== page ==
History And Traditions
Molloy College was founded by the Dominican Sisters of the Congregation of the Holy Cross Amityville. The establishment of a Catholic college for women on Long Island was a long time dream of the congregation that came to fruition through many years of patience and determination. The sisters obtained the deed to the land that would become Molloy's campus in 1942, but actual plans for the buildings were not begun until 1948. It was another six years before ground was broken for construction on August 15, 1954. With the support of Bishop Thomas E. Molloy and the encouragement of Monsignor Peter Quealy, Mother Anselma Ruth O.P., Ph.D., first president of Molloy, and Sister Rose Gertrude Hoenighausen, O.P., Ph.D., first Academic Dean, officially opened the doors of the College to a freshman class of 44 young women at a Victorian residence on North Village Avenue in Rockville Centre on September 12, 1955.
As classes got underway at the North Village Avenue "Mansion," construction was moving forward quickly at Molloy's permanent campus, located a few blocks away on Hempstead Avenue. Quealy Hall was completed just before the fall term started in 1956 and the young college quickly abandoned the Mansion for its new home. The second key building on campus, Kellenberg Hall, was completed a few years later in the fall of 1958. Mother Bernadette de Lourdes, second president, guided the young college at this formative time and presided over Molloy's first graduating class in 1959. It was during Mother Bernadette's tenure that Molloy Catholic College for Women gained its absolute charter from New York State in 1960.
The decade that followed, from 1962 through 1972, the College was led by its third President, Sr. Mary Celeste Beck, O.P., Ph.D. During these years Molloy solidified its service-oriented professional programs in Nursing and Education and developed a reputation for excellence and value in higher education on Long Island. Accreditation by the Middle States Commission on Higher Education was obtained in 1967, and professional accreditation of the nursing program by the National League for Nursing followed soon after in 1969. Toward the end of Sr. Celeste's tenure, two significant and related changes took place at Molloy - the college accepted men into the evening classes in the nursing program, and the name was officially changed from Molloy Catholic College for Women, to Molloy College.
Sr. Janet Fitzgerald, O.P., Ph.D. was elected president of Molloy in the fall of 1972. A young, energetic philosophy professor, Sr. Janet took on the role of leadership at a time of growth in both the student population and the physical campus. Ten years into her term, in 1982, Molloy officially became co-educational. During her 24 years as president, Molloy College's student population doubled and academic programs expanded adding over 13 major fields of study and introducing both graduate programs and post-master's certificate programs. The physical campus expanded too - adding three new buildings; the Wilbur Arts Center, the Sacred Heart Chapel and the William J. Casey Center.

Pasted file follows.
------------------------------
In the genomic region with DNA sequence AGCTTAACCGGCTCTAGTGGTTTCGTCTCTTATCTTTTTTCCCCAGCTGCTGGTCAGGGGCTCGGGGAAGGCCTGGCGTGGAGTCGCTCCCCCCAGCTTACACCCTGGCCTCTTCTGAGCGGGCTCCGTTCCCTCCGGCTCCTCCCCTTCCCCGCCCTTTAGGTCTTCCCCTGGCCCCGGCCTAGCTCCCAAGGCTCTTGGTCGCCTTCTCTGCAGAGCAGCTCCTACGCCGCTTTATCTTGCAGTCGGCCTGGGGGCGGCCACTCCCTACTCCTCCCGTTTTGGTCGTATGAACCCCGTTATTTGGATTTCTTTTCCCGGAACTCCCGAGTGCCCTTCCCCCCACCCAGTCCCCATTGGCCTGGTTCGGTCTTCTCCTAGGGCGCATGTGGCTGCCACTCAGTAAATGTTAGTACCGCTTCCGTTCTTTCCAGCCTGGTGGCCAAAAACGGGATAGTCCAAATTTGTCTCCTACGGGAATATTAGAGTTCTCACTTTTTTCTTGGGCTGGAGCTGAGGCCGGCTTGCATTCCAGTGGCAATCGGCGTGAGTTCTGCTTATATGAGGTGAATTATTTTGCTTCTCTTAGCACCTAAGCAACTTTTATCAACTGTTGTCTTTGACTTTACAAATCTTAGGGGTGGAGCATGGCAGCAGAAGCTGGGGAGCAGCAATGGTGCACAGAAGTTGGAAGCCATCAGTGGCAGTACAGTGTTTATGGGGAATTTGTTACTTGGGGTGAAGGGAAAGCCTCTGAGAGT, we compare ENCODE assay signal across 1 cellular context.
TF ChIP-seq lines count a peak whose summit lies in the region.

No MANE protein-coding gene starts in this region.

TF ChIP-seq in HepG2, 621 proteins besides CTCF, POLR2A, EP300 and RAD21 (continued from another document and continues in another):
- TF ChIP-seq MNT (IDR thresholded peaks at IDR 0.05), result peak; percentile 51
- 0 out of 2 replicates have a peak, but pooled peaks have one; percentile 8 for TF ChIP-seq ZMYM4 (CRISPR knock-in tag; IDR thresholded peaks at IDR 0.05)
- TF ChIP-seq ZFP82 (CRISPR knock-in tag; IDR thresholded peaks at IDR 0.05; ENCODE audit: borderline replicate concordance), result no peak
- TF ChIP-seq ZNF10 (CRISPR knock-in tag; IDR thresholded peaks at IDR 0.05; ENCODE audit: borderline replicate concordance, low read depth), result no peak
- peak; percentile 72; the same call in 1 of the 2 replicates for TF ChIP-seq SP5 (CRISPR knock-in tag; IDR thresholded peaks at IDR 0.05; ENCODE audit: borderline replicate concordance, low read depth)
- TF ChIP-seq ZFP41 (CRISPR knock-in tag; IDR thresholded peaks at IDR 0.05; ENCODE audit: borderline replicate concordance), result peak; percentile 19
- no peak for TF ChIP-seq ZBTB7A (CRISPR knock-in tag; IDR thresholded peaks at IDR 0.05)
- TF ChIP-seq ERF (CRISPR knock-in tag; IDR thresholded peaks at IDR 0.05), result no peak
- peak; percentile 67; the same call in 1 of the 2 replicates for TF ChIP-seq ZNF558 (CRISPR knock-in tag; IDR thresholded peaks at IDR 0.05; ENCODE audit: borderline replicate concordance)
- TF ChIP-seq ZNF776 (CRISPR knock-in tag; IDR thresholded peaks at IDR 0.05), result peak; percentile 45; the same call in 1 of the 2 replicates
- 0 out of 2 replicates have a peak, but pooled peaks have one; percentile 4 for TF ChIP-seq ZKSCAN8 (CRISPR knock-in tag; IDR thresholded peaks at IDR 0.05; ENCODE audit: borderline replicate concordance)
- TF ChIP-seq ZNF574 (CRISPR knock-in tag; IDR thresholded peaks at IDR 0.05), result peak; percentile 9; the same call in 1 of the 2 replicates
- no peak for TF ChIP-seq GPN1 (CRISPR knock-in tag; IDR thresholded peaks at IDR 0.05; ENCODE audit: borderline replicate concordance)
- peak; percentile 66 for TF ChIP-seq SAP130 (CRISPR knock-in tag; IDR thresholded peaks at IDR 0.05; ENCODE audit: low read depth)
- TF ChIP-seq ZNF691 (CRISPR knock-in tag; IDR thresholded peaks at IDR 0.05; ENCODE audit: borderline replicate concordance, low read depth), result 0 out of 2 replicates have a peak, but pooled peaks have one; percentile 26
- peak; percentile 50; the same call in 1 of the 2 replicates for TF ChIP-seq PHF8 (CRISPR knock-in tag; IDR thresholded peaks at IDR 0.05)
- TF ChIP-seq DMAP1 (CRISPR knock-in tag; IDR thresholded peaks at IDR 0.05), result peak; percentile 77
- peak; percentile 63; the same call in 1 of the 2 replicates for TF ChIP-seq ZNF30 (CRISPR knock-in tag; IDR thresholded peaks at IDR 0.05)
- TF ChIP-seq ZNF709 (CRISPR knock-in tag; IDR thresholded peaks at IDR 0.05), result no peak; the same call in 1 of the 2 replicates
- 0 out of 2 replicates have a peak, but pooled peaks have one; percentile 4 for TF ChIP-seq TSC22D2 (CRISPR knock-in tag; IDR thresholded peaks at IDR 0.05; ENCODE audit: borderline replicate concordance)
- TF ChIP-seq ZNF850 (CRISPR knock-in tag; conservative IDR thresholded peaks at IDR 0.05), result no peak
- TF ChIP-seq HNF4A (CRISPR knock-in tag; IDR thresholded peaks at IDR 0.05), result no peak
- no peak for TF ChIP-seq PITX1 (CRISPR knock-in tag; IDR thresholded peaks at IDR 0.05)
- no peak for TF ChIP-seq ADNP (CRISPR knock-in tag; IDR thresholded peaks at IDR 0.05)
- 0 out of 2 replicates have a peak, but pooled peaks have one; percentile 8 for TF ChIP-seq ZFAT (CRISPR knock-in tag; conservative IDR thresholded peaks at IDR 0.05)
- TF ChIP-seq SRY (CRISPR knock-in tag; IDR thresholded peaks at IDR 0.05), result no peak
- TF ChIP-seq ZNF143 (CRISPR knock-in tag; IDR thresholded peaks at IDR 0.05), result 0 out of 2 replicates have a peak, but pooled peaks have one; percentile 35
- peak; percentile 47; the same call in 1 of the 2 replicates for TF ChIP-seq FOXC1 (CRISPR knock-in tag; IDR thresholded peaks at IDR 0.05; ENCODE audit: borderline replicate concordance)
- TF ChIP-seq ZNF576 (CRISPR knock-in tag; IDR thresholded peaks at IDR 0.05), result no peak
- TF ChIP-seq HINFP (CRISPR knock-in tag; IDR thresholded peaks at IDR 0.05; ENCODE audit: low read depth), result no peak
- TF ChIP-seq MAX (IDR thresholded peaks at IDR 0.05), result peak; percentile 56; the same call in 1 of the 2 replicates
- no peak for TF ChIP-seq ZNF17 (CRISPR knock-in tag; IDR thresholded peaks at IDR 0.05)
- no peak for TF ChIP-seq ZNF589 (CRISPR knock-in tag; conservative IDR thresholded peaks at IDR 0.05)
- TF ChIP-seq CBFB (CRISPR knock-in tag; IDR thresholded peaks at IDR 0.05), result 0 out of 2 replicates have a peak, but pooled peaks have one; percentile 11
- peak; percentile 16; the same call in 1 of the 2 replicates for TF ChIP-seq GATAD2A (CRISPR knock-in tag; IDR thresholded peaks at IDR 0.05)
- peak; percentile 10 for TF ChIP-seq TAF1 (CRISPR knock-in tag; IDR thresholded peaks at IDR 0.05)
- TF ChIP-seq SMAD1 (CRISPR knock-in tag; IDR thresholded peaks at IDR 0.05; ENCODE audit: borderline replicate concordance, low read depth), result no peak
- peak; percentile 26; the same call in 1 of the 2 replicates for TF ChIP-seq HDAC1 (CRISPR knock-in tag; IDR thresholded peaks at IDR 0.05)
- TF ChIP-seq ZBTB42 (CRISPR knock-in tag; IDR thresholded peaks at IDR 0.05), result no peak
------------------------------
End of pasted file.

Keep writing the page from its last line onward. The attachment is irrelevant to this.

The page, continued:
The latter half of the 1990's was a time of change at Molloy. Breaking with over forty years of tradition, Molloy elected its first non-religious president in 1996, Dr. Martin Snyder, Ph.D. Notable achievements of this time were the approval of a master of science in education degree, and the establishment of the Center for Social and Ethical Concerns and the Global Learning Program. Molloy's facilities also grew with the addition of three houses adjacent to the main campus.
The millennium brought a new leader to Molloy and with him a renewed vision and purpose. Dr. Drew Bogner, Ph.D. was inaugurated in February 2000, as the sixth president of Molloy College. Under his guidance, Molloy has strengthened its commitment to providing a values-focused experience and has expanded upon one of its founding principles - Leadership Through Service. Dr. Bogner has been instrumental in helping the College develop as a center for social discourse.
In tandem with the growth of programs in the 21st century, Molloy's campus has continued to evolve. In 2005, the Suffolk Center, a satellite facility in Farmingdale, opened and Siena Hall was dedicated on the main Rockville Centre campus. After many years of planning Molloy opened a new student and community centered building in 2011. The aptly named Public Square is designed to be Molloy's central hub for conversation and discussion with spaces for both public venues and student study. Perhaps the most auspicious change at Molloy is the opening of the College's first student Residence Hall, in the fall of 2011.
From modest beginnings, Molloy has grown rapidly and consistently. Founded as a Catholic women's college with academic programs focused on service-oriented professions such as Nursing and Education, today Molloy is a multi-denominational, co-educational institution offering bachelors, masters, post-graduate certificates - and as of 2010 a doctoral degree in Nursing.